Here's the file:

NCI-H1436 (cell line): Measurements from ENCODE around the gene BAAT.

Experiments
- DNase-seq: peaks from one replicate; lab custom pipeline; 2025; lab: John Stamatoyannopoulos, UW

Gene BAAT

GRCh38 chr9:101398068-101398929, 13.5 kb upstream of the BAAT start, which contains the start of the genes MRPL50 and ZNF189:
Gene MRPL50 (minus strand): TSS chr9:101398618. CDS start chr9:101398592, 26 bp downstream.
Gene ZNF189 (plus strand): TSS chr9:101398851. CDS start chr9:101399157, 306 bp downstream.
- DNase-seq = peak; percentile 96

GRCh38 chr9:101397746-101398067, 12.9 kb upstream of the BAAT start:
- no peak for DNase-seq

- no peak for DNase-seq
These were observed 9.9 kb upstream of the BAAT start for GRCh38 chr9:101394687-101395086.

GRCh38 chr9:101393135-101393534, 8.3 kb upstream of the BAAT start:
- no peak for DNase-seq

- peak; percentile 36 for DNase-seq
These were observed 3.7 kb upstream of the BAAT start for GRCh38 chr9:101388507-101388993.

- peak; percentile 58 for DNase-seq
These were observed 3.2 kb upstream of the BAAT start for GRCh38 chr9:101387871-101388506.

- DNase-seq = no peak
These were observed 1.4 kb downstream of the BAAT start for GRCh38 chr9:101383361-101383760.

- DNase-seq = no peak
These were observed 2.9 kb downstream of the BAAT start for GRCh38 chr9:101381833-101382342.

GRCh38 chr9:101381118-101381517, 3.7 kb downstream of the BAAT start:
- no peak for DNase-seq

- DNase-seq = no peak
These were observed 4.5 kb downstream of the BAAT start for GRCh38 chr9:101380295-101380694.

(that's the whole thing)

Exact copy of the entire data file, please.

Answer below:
NCI-H1436 (cell line): Measurements from ENCODE around the gene BAAT.

Experiments
- DNase-seq: peaks from one replicate; lab custom pipeline; 2025; lab: John Stamatoyannopoulos, UW

Gene BAAT

GRCh38 chr9:101398068-101398929, 13.5 kb upstream of the BAAT start, which contains the start of the genes MRPL50 and ZNF189:
Gene MRPL50 (minus strand): TSS chr9:101398618. CDS start chr9:101398592, 26 bp downstream.
Gene ZNF189 (plus strand): TSS chr9:101398851. CDS start chr9:101399157, 306 bp downstream.
- DNase-seq = peak; percentile 96

GRCh38 chr9:101397746-101398067, 12.9 kb upstream of the BAAT start:
- no peak for DNase-seq

- no peak for DNase-seq
These were observed 9.9 kb upstream of the BAAT start for GRCh38 chr9:101394687-101395086.

GRCh38 chr9:101393135-101393534, 8.3 kb upstream of the BAAT start:
- no peak for DNase-seq

- peak; percentile 36 for DNase-seq
These were observed 3.7 kb upstream of the BAAT start for GRCh38 chr9:101388507-101388993.

- peak; percentile 58 for DNase-seq
These were observed 3.2 kb upstream of the BAAT start for GRCh38 chr9:101387871-101388506.

- DNase-seq = no peak
These were observed 1.4 kb downstream of the BAAT start for GRCh38 chr9:101383361-101383760.

- DNase-seq = no peak
These were observed 2.9 kb downstream of the BAAT start for GRCh38 chr9:101381833-101382342.

GRCh38 chr9:101381118-101381517, 3.7 kb downstream of the BAAT start:
- no peak for DNase-seq

- DNase-seq = no peak
These were observed 4.5 kb downstream of the BAAT start for GRCh38 chr9:101380295-101380694.